Let’s recap. Real players are out there searching for Pokémon, and you have the ability to attract more Pokémon to a specific PokéStop! This is great if your local business is nearby.

It’s important to know that a Lure Module will cost you 100 PokéCoins (worth about $1.49), but set up the right way it could be worth it.

Steps to Using a Lure Module for Local Business

  • Pokemon GO Lure ModuleOk, so you’ll need to actually sign up to the game for this tactic, but seeing the game is free that shouldn’t be a big issue.
  • Next you’ll need to ensure you’re next to a PokéStop (or near enough that the you’ll benefit from the additional foot traffic). See steps above.
  • Visit the in-game store by clicking on the red and white circle at the bottom of the screen, then clicking “shop”.
  • Buy a supply of PokéCoins inside the game. These will cost you real dollars and will be charged to your App Store account (or Google Play). As mentioned, 100 coins will cost you $1.49, and there’s discounts when you purchase in volume.
  • Purchase 1 (or more) Lure Modules. A single Lure will cost you 100 coins, or a pack of 8 will cost you 680 (roughly $10 of PokéCoins).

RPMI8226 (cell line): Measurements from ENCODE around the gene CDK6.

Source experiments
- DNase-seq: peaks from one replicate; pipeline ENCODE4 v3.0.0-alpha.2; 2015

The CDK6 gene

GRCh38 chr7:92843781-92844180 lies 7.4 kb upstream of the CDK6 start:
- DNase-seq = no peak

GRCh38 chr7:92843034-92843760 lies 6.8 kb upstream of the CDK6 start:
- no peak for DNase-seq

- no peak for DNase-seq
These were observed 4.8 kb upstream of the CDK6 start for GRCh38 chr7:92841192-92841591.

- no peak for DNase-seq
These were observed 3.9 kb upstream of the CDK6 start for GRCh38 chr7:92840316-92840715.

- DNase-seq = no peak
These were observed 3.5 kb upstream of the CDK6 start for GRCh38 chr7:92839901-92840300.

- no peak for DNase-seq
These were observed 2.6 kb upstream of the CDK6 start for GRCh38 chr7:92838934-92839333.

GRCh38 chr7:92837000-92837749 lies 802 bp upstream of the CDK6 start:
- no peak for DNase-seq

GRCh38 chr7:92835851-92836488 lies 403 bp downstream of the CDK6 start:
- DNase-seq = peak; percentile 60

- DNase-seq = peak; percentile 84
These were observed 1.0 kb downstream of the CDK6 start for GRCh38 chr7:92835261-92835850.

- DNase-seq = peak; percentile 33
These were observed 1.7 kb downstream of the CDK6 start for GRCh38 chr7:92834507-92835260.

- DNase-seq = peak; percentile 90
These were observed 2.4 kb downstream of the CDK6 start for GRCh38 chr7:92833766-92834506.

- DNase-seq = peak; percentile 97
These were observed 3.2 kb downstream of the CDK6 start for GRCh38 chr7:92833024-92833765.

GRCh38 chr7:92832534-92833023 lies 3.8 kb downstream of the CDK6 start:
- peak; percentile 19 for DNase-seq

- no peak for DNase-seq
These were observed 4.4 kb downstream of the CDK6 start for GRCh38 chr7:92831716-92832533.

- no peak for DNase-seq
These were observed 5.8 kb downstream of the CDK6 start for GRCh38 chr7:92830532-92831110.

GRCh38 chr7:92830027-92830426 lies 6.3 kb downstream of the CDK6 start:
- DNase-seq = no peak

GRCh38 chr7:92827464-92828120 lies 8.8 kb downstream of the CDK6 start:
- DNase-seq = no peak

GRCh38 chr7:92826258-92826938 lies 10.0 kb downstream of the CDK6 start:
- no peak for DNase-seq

• Plan when you will activate your Lure and then let people know. Post it on your Facebook Page, put a note up in store, scribble it on a sandwich board out the front. Better yet, decide when your flattest time is each week (and when Pokémon Trainers are most out such as weekends or after school) and plan to activate Lures regularly each week, such as 2pm every Saturday. This is the most important step! Remember, you are essentially saying “hey, anyone who plays Pokémon GO… there will be extra Pokémon right here outside my store at this particular time!”.